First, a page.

Growing up in South Florida, I saw very few hills.
Most of Miami-Dade county is within 10 feet of sea level. In fact, the highest geographic point is 35 feet.
The hill in Tropical Park is such a novelty that my high school cross country teammates and opponents were overwhelmed. I was able to finish before many runners I had not been previously able to defeat.
As kids, we were told that Space Mountain, at 128 feet, was the highest point in all of Florida. It is not, since there are a handful of natural spots in Florida topping 300 feet. Thin air alert!
With the exception of buildings and Mount Trashmores, Florida is definitely one of the flattest places on earth.
So Why Write About Florida Hills?
Most Florida visitors will never see these hills. Most visitors to Florida will explore the periphery (beaches and coastal cities) or the theme parks.
On one of my exploratory road trips through Florida, I was surprised to see some wonderful hills in the central-southern part of the state. I knew that most of highest Florida points were in the northern part of the state so this was a real surprise.
Along this scenic road trip between Orlando and Ft. Lauderdale I also saw red clay dirt roads, open citrus groves, roadside produce stands, nature preserves, and just a real sense of Old Florida.
If hills in Florida, and the other quaintness, interest you, please read on.
I started my trip at a $17 Priceline hotel room in Kissimmee. MCCOOL TRAVEL TIP: to avoid toll roads from Orlando airport, drive south on Access Road to Boggy Creek Road and then to 441/192 (Arlo Bronson Highway).
From Kissimmee, I drove highway 17 south; the road has several names including Orange Blossom Trail and John Young Highway. Fresh fruit stands appear north of Haines City.
In Haines City, be sure to stay on SR17 (S. 10th Street to Dundee) rather than US17 west. “Our” 17 rolls through seemingly endless agricultural areas.
Just south of Babson Park I wanted to find roads even smaller than SR17, so I turned left (east) onto Murray Road and was greeted with magnificent views of rolling hills.
In this area, between Lake Lenore and Lake Moody, I drove for several miles on red clay dirt roads amid hundreds of acres of grapefruit tree groves.
I learned that this area has the highest concentration of threatened and endangered species (animals AND plants) in the United States.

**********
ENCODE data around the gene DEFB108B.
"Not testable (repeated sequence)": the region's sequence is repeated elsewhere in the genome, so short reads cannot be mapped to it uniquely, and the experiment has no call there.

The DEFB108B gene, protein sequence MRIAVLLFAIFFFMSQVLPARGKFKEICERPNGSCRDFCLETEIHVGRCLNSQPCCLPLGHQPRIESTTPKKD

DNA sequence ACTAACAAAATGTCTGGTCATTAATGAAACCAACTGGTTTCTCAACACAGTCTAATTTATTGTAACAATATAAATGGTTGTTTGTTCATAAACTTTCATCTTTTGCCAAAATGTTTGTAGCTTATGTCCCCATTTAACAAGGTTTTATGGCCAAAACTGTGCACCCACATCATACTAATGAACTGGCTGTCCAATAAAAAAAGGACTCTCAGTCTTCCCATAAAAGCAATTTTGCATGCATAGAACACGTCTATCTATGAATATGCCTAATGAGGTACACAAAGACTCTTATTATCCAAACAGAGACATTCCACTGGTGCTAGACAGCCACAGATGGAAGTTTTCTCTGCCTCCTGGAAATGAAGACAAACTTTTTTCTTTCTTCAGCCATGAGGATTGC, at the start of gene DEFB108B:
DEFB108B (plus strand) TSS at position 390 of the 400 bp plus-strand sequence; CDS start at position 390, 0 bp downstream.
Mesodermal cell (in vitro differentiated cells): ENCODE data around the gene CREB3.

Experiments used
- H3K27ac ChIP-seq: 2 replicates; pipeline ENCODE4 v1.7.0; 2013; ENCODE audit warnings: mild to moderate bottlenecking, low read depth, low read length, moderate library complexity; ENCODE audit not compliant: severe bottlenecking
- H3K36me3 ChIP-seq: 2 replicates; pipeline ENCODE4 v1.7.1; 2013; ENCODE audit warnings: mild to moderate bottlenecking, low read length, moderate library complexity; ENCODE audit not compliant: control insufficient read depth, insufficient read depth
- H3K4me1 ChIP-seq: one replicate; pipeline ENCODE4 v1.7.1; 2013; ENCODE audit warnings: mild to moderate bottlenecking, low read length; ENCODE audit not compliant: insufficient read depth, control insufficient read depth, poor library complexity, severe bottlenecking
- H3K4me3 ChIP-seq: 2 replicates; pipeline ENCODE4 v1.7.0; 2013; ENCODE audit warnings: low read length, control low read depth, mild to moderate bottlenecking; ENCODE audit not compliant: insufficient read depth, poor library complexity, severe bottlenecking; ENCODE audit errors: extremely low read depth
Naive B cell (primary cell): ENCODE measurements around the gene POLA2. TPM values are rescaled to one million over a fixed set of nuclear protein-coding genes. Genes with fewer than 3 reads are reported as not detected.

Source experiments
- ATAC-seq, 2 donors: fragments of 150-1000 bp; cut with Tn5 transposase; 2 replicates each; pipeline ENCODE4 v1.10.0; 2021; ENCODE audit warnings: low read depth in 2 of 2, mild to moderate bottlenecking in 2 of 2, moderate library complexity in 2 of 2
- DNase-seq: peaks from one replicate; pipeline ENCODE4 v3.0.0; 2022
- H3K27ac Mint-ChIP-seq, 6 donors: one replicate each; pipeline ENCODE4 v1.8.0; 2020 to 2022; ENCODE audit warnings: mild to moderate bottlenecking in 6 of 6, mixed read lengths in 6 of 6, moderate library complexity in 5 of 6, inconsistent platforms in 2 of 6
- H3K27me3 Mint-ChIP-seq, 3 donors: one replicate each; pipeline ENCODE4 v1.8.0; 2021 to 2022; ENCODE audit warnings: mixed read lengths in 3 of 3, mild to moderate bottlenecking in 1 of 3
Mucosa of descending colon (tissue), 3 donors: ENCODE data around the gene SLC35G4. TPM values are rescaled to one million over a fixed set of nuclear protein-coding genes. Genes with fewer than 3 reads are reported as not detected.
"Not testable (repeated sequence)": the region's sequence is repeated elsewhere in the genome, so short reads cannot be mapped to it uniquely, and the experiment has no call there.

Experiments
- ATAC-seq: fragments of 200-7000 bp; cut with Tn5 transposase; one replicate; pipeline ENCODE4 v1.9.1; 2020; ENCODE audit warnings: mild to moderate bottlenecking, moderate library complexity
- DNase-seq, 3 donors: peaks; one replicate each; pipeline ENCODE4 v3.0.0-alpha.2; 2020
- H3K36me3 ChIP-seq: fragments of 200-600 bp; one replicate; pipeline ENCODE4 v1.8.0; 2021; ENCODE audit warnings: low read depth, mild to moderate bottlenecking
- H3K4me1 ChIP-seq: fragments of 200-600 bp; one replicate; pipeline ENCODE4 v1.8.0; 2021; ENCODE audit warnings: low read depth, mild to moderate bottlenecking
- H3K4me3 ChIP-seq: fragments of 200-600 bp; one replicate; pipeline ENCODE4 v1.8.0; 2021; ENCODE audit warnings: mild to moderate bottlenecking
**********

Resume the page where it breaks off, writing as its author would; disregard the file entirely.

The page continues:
I also learned (these visitor centers love to educate) that the Lakes Wales Ridge is an ancient island or peninsula atop of Florida. When most of Florida was under water, this area was a sandy, scrubby habitat. That explains why many of the unpaved roads I drove in this area were white sand. Fascinating that just a few miles away was red clay dirt roads.
I spent more time exploring the small roads (including more red clay dirt paths) in the area, like Lake Reedy Blvd, Lake Arbuckle Road, Old Frostproof Road, and Rucks Dairy Road before ending up at CR64.
Driving southwest on CR64 towards 17, I found James Brown’s Famous Flames BBQ in Avon Park. Hard for me to miss a BBQ place but this sign definitely caught my eye:
Do yourself a favor and visit James Brown’s BBQ if you are anywhere near Avon Park, Florida. I had a huge pulled pork sandwich, which must have weighed a full pound. The pork was very tender and delicious. The sauces were in small containers by the register. One was not enough. Get 2! And the peach cobbler was outstanding. Moist, fresh peaches were not too sweet and the cobbler had ample breading.
Even though I only got two items, I can tell everything there would be great. I would have bought ribs but they were not available. I will return!
After a lakeside picnic (takeout from James Brown’s BBQ), I continued through Sebring and along 98 east through Lorida (proposed slogan: “Lorida, Florida. More fun to say than to visit.”). Portions of 98 follow the old “Cracker Trail” (highway 68), a trail used to herd cattle across the state. Cracker refers to the crack of the whip made by the cowboys.
What did you think “cracker” meant?
Highway 98 ends very close to the north end of Lake Okeechobee, which I had not seen before this trip. I was glad to learn about the “Big O” and its role as a transition between the northern and southern Everglades.
Have you visited the Florida Hills region?